Rated R for sexuality, violence, language, a really uncomfortable cut to the nose, and a reveal that's pretty darned gross. I try not to put spoiler stuff in the MPAA section. I save that for the actual content. Regardless, the movie does play up some uncomfortable stuff. Also, there's a really racist joke that's told in the film. It's meant to be seen as racist, but that doesn't really downplay the fact that the joke is inherently racist. Regardless, the movie is a well-deserved R.
DIRECTOR: Roman Polanski
It's another entry in the film noir class litany of films. I've seen Chinatown too many times. Heck, I dressed as Jake Gittis for Halloween one year. I used the image above as my frame of reference. It wasn't as high res, but it was a very similar still. Chinatown is a movie that I've always loved for its tone and aesthetic, but I always have to admit that I never really understood the movie as a whole. If I'm being conservative, this has to be my fourth or fifth time watching the movie. And now, I think I finally get it.
Before there weren't stakes. But I have to constantly maintain my persona of the class smartypants. (Trust me, I'm insufferable. I hate me and how much I throw my weight around.) The wife had fallen asleep about forty minutes in and I threw my phone away so I had to pay attention. As much as I've always loved the movie, by the time that Jake gets to the dry LA River, I start to tune out regarding the water / real estate plot. There's something very emotionally distant about the land grab element of the story. If you are signing up for Chinatown, you're probably in it for the meat of the character stuff. That character stuff is fantastic. You remember Gittis being a punk. You remember him getting his nose cut. There's the dead bodies. And there's the incest. Those are the takeaway moments. After watching the movie a few times, the water thing is not only necessary, but it's also kind of the point. Again, the incest is what we keep coming back to. But there's something inherent in the fact that this is a film noir set in the '30s but made in the '70s. Shy of the fact that it can get a hard R rating, which other films noir can't (I choose to make up my own pluralization of "film noir"), there is something really woke about the movie as a whole. I'm clearly coming to this conclusion after everyone else because the most famous line of the movie is "Forget it, Jake. It's Chinatown."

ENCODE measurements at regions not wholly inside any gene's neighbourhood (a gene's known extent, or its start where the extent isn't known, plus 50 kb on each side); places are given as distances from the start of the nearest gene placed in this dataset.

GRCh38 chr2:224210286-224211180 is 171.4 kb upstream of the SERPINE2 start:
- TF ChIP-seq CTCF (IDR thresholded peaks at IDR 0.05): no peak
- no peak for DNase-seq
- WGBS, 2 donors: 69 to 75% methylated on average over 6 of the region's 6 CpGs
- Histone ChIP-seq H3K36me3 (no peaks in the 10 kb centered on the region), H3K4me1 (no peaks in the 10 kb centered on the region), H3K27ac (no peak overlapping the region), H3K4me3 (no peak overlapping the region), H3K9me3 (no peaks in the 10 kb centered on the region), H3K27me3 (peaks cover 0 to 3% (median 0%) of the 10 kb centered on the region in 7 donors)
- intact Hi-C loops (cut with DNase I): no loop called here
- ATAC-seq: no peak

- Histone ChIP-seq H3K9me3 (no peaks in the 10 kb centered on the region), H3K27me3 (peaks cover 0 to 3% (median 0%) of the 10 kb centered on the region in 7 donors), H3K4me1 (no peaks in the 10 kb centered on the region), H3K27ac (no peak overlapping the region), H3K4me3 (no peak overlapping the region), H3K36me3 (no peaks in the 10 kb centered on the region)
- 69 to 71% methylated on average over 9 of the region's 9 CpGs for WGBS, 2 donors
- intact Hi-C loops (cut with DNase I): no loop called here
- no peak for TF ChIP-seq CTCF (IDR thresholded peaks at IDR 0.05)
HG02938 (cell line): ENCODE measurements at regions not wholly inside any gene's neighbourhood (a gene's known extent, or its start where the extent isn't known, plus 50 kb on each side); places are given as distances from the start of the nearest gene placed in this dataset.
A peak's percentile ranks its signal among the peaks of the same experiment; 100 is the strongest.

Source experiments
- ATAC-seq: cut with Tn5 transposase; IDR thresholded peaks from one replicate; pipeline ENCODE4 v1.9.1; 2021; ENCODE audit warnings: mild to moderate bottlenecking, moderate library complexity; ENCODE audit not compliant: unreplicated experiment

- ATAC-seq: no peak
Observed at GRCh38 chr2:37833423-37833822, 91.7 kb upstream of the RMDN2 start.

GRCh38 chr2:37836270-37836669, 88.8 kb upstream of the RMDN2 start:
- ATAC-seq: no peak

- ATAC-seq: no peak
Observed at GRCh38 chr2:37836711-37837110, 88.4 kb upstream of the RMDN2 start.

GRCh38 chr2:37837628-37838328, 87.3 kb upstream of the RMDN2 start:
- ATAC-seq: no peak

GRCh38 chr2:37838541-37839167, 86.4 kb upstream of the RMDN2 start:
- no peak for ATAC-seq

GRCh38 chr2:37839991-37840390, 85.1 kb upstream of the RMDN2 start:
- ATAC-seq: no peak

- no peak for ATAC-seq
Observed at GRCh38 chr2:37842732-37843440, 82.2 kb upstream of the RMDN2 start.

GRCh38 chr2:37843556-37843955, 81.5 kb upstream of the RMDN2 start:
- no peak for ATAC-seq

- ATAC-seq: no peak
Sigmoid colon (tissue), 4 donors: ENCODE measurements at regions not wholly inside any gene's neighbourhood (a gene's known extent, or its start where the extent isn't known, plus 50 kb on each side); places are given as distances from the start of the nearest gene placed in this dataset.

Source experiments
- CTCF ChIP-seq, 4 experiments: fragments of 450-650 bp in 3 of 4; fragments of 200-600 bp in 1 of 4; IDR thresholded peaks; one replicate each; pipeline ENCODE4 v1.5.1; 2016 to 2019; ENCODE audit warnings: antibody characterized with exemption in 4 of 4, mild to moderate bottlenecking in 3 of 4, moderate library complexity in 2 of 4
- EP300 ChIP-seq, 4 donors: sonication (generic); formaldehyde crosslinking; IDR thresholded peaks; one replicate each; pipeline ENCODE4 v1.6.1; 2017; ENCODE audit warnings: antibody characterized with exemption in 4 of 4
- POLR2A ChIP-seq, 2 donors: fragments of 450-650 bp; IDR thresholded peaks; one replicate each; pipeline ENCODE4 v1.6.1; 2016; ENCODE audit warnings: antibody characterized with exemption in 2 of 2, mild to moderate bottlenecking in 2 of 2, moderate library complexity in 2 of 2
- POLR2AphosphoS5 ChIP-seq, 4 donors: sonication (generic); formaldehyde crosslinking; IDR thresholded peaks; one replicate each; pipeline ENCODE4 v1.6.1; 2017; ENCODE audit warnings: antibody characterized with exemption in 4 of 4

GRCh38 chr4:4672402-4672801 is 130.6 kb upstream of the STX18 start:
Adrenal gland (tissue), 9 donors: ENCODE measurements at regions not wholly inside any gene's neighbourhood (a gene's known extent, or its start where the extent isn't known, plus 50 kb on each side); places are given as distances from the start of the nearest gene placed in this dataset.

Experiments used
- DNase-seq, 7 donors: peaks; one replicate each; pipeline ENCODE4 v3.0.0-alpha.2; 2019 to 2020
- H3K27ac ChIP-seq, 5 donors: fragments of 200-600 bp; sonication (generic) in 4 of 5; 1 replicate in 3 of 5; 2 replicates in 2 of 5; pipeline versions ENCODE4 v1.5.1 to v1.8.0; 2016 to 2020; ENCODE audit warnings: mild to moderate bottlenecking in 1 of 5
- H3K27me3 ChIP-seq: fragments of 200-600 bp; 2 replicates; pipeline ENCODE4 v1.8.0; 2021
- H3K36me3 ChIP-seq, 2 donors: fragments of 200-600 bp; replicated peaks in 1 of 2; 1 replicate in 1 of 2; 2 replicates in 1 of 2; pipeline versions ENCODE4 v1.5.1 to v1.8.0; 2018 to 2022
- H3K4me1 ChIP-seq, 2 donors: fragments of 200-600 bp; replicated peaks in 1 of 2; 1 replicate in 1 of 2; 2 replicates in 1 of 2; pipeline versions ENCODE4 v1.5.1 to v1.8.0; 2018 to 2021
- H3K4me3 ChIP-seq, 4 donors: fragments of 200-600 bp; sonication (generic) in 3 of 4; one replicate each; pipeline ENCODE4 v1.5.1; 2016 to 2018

Cross is a bad dude all around. He's a guy who is manipulating something so fundamental to society all for the sake of a greater profit. There's a line somewhere in there where Jake comments on the idea that he has more money than he can spare in his lifetime. He has a retort about immortality or something like that. His answer doesn't ultimately matter. It's a justification for evil and that's what we need to take away from that. The water / real estate scandal (which is a variation on something that really happened) is a commentary on social sin. Yeah, we all hate him, but that's what corporations do. They take money away from people who really need that money. It's nothing new. But water is something so fundamental to survival. The movie starts off with good people yelling at farmers because they need water as well. But since Cross controls the water, he's something essential to civilization. He's one of them necessary evils. He is the criminal in charge of something that is almost a force of nature. Jake isn't a moral crusader. He's involved, very much like Mike Hammer, by circumstance. He wants to know how and why he was manipulated. Yeah, he wants to take Cross down, but mainly because Cross is a pain in the butt. But the big takeaway is that Jake isn't a zealot. He got stuck in something bigger than he is and he doesn't exactly want to take down the system from his position. It's only when we realize that Cross isn't just slimy and destroying the lives of millions in exchange for a profit, but he's an incestual rapist are we really taken aback.